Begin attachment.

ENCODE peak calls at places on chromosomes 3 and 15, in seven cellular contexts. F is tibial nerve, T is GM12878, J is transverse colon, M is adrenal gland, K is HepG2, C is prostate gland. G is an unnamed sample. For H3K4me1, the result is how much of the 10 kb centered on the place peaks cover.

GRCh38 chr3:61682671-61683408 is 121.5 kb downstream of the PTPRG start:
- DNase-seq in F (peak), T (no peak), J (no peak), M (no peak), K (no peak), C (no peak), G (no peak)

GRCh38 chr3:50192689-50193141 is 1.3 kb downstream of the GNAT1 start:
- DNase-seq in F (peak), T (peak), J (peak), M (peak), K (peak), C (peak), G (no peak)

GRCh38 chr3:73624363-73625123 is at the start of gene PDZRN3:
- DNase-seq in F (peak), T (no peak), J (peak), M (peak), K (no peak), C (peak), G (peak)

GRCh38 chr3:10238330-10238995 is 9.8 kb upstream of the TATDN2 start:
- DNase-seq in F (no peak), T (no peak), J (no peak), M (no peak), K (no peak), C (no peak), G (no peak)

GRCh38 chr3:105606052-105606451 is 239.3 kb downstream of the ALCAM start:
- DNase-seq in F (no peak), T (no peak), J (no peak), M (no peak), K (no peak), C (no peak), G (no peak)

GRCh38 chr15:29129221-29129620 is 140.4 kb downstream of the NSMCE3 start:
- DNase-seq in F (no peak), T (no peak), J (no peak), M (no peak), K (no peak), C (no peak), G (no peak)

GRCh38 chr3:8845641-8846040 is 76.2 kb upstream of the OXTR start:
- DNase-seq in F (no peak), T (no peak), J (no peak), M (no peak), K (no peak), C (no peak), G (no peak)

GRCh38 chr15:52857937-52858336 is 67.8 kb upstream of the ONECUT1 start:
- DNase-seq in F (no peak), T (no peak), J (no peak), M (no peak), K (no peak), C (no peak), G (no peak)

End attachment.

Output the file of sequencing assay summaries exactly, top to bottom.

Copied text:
ENCODE peak calls at places on chromosomes 3 and 15, in seven cellular contexts. F is tibial nerve, T is GM12878, J is transverse colon, M is adrenal gland, K is HepG2, C is prostate gland. G is an unnamed sample. For H3K4me1, the result is how much of the 10 kb centered on the place peaks cover.

GRCh38 chr3:61682671-61683408 is 121.5 kb downstream of the PTPRG start:
- DNase-seq in F (peak), T (no peak), J (no peak), M (no peak), K (no peak), C (no peak), G (no peak)

GRCh38 chr3:50192689-50193141 is 1.3 kb downstream of the GNAT1 start:
- DNase-seq in F (peak), T (peak), J (peak), M (peak), K (peak), C (peak), G (no peak)

GRCh38 chr3:73624363-73625123 is at the start of gene PDZRN3:
- DNase-seq in F (peak), T (no peak), J (peak), M (peak), K (no peak), C (peak), G (peak)

GRCh38 chr3:10238330-10238995 is 9.8 kb upstream of the TATDN2 start:
- DNase-seq in F (no peak), T (no peak), J (no peak), M (no peak), K (no peak), C (no peak), G (no peak)

GRCh38 chr3:105606052-105606451 is 239.3 kb downstream of the ALCAM start:
- DNase-seq in F (no peak), T (no peak), J (no peak), M (no peak), K (no peak), C (no peak), G (no peak)

GRCh38 chr15:29129221-29129620 is 140.4 kb downstream of the NSMCE3 start:
- DNase-seq in F (no peak), T (no peak), J (no peak), M (no peak), K (no peak), C (no peak), G (no peak)

GRCh38 chr3:8845641-8846040 is 76.2 kb upstream of the OXTR start:
- DNase-seq in F (no peak), T (no peak), J (no peak), M (no peak), K (no peak), C (no peak), G (no peak)

GRCh38 chr15:52857937-52858336 is 67.8 kb upstream of the ONECUT1 start:
- DNase-seq in F (no peak), T (no peak), J (no peak), M (no peak), K (no peak), C (no peak), G (no peak)